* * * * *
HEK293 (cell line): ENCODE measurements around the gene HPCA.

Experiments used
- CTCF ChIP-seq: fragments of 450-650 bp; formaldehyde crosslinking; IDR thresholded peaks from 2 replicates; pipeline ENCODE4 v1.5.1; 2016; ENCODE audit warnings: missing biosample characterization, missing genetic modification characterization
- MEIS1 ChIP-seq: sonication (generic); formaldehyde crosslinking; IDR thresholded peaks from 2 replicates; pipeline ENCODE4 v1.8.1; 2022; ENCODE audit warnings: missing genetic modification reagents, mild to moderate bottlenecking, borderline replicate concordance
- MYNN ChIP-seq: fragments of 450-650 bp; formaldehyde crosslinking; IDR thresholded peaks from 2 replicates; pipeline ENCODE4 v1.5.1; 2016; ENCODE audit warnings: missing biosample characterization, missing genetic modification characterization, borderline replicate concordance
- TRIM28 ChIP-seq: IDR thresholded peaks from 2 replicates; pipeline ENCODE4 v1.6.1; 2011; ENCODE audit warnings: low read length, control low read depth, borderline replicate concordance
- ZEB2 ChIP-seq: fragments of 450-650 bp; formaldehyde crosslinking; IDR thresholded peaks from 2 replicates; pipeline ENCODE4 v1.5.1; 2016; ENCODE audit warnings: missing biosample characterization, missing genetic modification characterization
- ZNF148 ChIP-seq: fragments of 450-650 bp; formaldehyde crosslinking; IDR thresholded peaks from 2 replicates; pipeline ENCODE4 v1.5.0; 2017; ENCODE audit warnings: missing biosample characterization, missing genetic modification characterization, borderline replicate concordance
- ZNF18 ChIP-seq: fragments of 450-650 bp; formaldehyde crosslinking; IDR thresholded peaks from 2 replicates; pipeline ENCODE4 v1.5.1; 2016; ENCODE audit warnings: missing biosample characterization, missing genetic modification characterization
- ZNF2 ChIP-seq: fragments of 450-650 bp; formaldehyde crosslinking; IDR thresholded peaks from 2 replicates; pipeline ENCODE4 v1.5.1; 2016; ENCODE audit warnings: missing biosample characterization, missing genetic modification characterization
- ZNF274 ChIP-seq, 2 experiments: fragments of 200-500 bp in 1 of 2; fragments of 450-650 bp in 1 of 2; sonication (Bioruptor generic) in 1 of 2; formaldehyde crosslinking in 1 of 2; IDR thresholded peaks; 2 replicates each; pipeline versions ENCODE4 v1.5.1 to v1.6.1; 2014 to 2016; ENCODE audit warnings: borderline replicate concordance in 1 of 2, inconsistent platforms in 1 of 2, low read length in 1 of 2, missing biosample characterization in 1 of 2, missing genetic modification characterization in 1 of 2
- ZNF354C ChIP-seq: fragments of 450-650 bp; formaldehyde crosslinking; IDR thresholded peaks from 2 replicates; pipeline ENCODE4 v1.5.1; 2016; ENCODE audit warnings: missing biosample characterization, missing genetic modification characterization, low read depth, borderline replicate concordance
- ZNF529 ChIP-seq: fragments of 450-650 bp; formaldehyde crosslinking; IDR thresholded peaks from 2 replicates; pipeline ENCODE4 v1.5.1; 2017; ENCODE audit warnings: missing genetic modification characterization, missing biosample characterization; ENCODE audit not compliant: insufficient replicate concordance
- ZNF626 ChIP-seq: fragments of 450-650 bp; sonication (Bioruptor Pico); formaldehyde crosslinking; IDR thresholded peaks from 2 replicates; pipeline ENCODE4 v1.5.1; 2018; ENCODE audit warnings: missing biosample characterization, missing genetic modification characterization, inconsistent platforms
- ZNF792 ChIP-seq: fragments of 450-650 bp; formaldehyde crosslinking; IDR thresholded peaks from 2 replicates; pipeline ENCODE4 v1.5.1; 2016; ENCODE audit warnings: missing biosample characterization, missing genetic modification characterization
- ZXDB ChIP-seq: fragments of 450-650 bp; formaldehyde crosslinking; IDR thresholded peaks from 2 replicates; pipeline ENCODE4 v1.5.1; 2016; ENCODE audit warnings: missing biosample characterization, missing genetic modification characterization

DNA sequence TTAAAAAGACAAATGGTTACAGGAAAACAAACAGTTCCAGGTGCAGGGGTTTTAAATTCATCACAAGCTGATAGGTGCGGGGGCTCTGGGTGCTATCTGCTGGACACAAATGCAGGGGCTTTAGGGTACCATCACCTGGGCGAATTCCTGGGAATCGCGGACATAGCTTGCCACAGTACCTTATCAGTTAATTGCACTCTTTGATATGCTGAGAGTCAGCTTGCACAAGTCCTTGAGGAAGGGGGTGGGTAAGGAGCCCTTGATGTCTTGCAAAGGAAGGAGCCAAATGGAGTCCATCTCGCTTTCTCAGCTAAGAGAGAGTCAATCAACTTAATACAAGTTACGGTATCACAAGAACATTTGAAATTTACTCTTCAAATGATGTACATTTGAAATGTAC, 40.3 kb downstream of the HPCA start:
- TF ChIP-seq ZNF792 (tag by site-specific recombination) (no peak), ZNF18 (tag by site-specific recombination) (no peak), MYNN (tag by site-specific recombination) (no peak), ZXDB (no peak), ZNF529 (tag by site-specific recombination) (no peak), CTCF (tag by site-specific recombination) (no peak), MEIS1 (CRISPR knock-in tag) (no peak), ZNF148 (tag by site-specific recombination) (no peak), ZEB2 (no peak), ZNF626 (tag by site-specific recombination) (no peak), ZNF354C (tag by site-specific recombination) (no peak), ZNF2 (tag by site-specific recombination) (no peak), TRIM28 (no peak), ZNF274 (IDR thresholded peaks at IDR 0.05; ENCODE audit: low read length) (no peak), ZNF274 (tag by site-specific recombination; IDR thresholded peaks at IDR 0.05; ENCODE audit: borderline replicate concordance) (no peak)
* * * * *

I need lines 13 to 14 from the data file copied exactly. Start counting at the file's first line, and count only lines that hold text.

- ZNF529 ChIP-seq: fragments of 450-650 bp; formaldehyde crosslinking; IDR thresholded peaks from 2 replicates; pipeline ENCODE4 v1.5.1; 2017; ENCODE audit warnings: missing genetic modification characterization, missing biosample characterization; ENCODE audit not compliant: insufficient replicate concordance
- ZNF626 ChIP-seq: fragments of 450-650 bp; sonication (Bioruptor Pico); formaldehyde crosslinking; IDR thresholded peaks from 2 replicates; pipeline ENCODE4 v1.5.1; 2018; ENCODE audit warnings: missing biosample characterization, missing genetic modification characterization, inconsistent platforms